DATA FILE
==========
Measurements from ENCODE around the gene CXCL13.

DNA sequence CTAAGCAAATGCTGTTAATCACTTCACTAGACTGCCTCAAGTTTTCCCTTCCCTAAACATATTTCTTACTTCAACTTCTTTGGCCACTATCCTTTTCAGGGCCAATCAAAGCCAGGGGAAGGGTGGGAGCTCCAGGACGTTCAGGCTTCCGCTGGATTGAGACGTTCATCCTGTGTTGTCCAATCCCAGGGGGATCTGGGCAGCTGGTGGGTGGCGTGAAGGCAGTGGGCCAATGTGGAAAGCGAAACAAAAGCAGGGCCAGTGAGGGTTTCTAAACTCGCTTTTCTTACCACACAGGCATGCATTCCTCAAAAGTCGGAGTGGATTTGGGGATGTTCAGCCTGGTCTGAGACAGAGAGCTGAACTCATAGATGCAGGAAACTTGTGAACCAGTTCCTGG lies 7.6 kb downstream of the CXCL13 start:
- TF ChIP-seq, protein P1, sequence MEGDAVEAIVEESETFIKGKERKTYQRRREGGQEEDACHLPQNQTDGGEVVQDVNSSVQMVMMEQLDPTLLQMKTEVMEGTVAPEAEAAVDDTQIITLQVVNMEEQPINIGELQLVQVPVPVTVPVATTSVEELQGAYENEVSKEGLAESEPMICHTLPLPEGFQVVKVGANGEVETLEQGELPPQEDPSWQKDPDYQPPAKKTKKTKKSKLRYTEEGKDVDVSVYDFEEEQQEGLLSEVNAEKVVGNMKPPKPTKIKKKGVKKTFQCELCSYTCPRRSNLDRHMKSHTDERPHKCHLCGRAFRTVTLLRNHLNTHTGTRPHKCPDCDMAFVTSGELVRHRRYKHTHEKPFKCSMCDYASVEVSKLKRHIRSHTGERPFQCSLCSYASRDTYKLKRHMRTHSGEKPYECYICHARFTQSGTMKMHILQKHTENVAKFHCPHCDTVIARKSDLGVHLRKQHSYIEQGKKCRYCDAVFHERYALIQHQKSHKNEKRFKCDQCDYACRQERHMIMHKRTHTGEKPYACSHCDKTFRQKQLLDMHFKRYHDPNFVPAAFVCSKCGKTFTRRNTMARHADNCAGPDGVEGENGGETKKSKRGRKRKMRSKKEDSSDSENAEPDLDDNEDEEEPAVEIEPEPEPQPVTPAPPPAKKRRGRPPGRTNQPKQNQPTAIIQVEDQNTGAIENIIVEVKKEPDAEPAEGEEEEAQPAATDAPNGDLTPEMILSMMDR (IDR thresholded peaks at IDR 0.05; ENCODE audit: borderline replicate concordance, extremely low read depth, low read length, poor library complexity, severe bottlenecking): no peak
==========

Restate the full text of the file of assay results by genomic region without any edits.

Measurements from ENCODE around the gene CXCL13.

DNA sequence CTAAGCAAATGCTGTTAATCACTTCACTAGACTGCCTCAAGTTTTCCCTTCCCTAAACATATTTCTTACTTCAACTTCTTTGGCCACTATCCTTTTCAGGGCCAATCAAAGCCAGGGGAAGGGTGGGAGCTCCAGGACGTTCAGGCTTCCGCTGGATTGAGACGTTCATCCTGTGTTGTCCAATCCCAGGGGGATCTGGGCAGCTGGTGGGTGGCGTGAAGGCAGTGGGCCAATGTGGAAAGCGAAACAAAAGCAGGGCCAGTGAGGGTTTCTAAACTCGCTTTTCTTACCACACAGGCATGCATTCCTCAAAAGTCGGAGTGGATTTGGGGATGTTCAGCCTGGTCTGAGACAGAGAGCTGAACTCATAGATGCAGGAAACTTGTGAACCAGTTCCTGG lies 7.6 kb downstream of the CXCL13 start:
- TF ChIP-seq, protein P1, sequence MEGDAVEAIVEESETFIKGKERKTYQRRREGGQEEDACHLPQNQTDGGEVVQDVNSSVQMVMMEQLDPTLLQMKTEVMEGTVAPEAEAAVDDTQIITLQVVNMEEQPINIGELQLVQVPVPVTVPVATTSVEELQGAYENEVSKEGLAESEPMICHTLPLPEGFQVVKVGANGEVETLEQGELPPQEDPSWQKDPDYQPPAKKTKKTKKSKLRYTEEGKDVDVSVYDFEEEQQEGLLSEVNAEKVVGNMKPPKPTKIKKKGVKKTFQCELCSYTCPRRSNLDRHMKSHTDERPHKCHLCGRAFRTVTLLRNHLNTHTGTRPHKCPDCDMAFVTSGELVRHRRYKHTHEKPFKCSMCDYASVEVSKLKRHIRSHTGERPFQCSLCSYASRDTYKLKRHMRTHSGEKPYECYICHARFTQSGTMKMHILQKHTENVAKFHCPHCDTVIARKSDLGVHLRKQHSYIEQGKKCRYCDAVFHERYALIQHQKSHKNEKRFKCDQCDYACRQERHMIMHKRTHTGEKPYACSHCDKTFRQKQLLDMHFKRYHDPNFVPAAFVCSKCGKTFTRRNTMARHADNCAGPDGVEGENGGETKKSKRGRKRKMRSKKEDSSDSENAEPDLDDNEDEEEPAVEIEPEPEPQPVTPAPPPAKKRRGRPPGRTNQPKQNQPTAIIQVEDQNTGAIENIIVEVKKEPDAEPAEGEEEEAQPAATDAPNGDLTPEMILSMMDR (IDR thresholded peaks at IDR 0.05; ENCODE audit: borderline replicate concordance, extremely low read depth, low read length, poor library complexity, severe bottlenecking): no peak